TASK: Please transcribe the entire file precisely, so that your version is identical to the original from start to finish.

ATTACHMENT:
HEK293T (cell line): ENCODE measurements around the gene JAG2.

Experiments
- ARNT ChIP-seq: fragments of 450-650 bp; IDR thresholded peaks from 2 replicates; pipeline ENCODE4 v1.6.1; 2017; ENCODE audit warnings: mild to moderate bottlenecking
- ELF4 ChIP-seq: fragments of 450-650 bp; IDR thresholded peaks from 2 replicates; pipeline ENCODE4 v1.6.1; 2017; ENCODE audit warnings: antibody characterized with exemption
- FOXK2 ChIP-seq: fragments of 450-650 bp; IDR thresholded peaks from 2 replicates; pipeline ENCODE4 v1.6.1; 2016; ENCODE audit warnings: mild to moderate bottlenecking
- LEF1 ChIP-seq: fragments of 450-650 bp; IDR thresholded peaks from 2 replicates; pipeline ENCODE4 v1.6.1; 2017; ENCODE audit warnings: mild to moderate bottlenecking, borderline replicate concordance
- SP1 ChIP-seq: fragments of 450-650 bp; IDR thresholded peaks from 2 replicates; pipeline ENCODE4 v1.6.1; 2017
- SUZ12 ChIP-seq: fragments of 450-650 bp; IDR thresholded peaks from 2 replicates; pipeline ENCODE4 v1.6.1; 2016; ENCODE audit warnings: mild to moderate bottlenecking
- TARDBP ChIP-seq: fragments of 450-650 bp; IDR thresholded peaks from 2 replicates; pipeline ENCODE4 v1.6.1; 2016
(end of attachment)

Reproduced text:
HEK293T (cell line): ENCODE measurements around the gene JAG2.

Experiments
- ARNT ChIP-seq: fragments of 450-650 bp; IDR thresholded peaks from 2 replicates; pipeline ENCODE4 v1.6.1; 2017; ENCODE audit warnings: mild to moderate bottlenecking
- ELF4 ChIP-seq: fragments of 450-650 bp; IDR thresholded peaks from 2 replicates; pipeline ENCODE4 v1.6.1; 2017; ENCODE audit warnings: antibody characterized with exemption
- FOXK2 ChIP-seq: fragments of 450-650 bp; IDR thresholded peaks from 2 replicates; pipeline ENCODE4 v1.6.1; 2016; ENCODE audit warnings: mild to moderate bottlenecking
- LEF1 ChIP-seq: fragments of 450-650 bp; IDR thresholded peaks from 2 replicates; pipeline ENCODE4 v1.6.1; 2017; ENCODE audit warnings: mild to moderate bottlenecking, borderline replicate concordance
- SP1 ChIP-seq: fragments of 450-650 bp; IDR thresholded peaks from 2 replicates; pipeline ENCODE4 v1.6.1; 2017
- SUZ12 ChIP-seq: fragments of 450-650 bp; IDR thresholded peaks from 2 replicates; pipeline ENCODE4 v1.6.1; 2016; ENCODE audit warnings: mild to moderate bottlenecking
- TARDBP ChIP-seq: fragments of 450-650 bp; IDR thresholded peaks from 2 replicates; pipeline ENCODE4 v1.6.1; 2016